The Darkness Review (Xbox 360, PS3)

I was a fan of Starbreeze Studios long before The Chronicles of Riddick: Escape from Butcher Bay, so don’t think for a moment that I believe Starbreeze is a one-hit wonder. The developer’s first Xbox game, Enclave, was one of the console’s best-looking and most underrated games, so the quality of Riddick really wasn’t all that surprising. What was surprising, though, was the feeling of finishing The Darkness, a comic-based game that recently released for both Xbox 360 and PlayStation 3, and feeling completely and utterly let down.

To be fair, I’d never heard of The Darkness comics before playing this game, so my impressions may be a bit tainted by the fact that I’m a Darkness “newbie.” However, I dare say many people who consider buying this title will be in the same boat, which lends itself to a few troubling facets. First, players don’t learn why the protagonist has demonic arms sprouting from his shoulders, let alone why he’s not panicked by their appearance, until about one-third of the way through the game. At that point, it’s fair to expect to say “well, at least the gameplay was so good that I could overlook such a narrative gaffe” — but it’s not.

Even in the overcrowded first-person-shooter genre, The Darkness manages to trudge players through some of the most tedious, repetitive and uninspired missions in a long time. The game takes place in various New-York-inspired locales, from subway stations and back alleys to Chinatown and a pier. Unfortunately, those four to six locales comprise almost the entirety of the game, and none of them is particularly large, which means players go back and forth from one location to the next for the most menial of tasks (retrieve a key, kill a single enemy, etc.).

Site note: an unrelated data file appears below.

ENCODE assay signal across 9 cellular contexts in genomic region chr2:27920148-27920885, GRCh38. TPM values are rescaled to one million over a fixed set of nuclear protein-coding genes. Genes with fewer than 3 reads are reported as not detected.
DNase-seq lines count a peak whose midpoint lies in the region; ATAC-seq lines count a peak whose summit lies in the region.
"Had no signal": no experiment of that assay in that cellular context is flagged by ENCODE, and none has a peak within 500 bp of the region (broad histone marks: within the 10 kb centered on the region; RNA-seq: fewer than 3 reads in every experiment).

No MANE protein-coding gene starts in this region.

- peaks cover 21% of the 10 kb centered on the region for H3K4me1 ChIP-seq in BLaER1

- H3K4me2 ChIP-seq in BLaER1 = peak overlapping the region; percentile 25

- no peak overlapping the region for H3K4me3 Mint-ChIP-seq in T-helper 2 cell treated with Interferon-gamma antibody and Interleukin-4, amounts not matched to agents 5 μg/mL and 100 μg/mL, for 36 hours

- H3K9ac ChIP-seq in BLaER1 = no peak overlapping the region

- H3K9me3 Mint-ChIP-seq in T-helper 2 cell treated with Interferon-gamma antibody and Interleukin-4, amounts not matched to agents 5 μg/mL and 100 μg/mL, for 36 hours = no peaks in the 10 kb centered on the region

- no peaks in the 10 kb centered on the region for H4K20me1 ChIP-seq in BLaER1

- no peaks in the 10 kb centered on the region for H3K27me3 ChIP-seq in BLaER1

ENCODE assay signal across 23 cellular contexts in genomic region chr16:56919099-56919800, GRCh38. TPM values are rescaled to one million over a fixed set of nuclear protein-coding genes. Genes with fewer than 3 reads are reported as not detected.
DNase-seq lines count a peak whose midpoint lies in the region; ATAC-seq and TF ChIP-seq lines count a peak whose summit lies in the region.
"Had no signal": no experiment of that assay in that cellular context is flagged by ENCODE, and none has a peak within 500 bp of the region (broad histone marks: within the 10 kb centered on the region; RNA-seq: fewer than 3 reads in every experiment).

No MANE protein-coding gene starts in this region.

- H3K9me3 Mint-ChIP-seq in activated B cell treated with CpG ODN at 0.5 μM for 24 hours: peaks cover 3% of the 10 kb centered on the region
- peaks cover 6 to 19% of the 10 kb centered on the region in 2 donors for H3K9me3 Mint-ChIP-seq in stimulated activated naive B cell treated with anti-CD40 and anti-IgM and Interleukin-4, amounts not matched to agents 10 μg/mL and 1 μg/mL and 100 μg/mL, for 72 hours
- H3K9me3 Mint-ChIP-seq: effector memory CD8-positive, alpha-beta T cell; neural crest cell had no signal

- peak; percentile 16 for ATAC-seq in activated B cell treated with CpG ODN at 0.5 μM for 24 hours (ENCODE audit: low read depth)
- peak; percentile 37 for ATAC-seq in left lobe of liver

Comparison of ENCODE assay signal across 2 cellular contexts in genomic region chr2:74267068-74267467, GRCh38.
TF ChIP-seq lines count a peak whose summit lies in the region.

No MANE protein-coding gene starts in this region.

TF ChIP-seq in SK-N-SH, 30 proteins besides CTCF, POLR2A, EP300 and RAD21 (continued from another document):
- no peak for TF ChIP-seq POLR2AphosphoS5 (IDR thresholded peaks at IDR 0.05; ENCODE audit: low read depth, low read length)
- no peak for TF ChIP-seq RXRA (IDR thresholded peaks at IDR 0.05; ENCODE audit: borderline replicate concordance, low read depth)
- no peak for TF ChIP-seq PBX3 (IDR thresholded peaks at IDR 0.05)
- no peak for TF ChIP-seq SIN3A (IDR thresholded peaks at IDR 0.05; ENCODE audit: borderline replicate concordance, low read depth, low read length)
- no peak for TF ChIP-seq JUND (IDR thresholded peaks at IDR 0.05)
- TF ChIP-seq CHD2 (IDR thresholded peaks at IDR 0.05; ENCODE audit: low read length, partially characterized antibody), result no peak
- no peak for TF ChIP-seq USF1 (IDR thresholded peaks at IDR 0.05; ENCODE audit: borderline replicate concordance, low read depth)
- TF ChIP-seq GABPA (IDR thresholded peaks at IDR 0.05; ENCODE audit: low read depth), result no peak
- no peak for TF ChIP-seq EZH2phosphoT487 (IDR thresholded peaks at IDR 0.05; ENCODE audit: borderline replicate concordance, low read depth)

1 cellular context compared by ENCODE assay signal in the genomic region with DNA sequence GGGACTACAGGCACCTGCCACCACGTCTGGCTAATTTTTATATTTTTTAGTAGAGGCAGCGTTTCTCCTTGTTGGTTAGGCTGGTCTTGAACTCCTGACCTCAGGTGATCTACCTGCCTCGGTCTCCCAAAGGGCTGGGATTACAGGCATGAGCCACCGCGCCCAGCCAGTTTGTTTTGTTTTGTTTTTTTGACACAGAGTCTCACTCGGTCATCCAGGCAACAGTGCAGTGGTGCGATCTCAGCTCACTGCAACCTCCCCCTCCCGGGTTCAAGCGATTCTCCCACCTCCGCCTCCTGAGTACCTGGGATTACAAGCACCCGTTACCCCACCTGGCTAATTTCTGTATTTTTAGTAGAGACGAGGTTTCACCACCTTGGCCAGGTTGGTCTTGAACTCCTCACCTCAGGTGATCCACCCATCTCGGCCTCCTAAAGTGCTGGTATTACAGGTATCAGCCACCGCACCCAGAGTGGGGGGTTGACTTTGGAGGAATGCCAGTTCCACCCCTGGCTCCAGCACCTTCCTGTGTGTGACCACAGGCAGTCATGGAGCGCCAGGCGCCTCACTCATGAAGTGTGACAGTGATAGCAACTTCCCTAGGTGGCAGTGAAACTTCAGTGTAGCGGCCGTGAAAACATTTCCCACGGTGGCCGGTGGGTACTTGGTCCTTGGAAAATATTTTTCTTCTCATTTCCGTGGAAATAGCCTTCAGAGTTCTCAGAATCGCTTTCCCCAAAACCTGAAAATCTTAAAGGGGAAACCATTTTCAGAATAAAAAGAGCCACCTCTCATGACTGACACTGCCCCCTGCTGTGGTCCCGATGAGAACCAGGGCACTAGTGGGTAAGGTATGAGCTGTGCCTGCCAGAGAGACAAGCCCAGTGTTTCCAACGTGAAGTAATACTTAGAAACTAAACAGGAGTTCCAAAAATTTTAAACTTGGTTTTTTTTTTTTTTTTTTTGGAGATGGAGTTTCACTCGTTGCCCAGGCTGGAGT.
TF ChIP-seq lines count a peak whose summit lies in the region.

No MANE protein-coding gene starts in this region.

In between these tasks, players find themselves at the center of a mob war, complete with double-crossing uncles and murdered girlfriends. The thing is, although players have access to traditional guns and demonic powers such as a black hole, guns and spike-like arm, none of the opposing mobsters seems concerned that he’s taking on an otherworldly foe, which spoils some of the fun of strolling into a room to declare “surprise, my demonic shoulder-arm is about to eat your heart!” Had the enemies been a bit more concerned with the protagonist’s powers, and had the developers spent a bit more time fleshing out the “why” and “wow factor” of those powers earlier on, the game could have benefited considerably.

Unfortunately they didn’t, nor did they pay attention to balancing the game’s stealth and shooting elements. All four of the Darkness powers are stronger and rejuvenate faster when the protagonist is in the shadows, so much of the game is spent shooting out lights a la the first Splinter Cell. At that point, the gameplay delves into activating a Darkness power and easily taking out an enemy or unloading a clip from one of the game’s dozen or so weapons into the foe’s torso. Lather, rinse and repeat, and you’ve got the Cliff’s Notes explanation for the gameplay in The Darkness.

This combination of light-shooting, easy-killing and menial-errand-running is a serious disappointment, particularly since Starbreeze was at the helm. One area in which they didn’t disappoint is the environmental graphics, whose high-resolution textures and lighting look great. However, those good elements are countered by middle-of-the-road character models, and the respectable soundtrack is hampered by often-sketchy voice acting.

I went into The Darkness expecting great things, not because I’m a fan of the comic book, but because I have great respect for the phenomenal games Starbreeze Studios can create. Was I expecting too much? Was Starbreeze, like every studio, destined to have a speed bump sometime along the way? Maybe. But even taking Starbreeze out of the equation, The Darkness is a mediocre game in a genre where mediocrity is one of the worst fates a game can suffer. I still expect great things from Starbreeze down the line, and I hope for everyone’s sake that The Darkness is the only dark spot on this developer’s otherwise bright history.

– Jonas Allen

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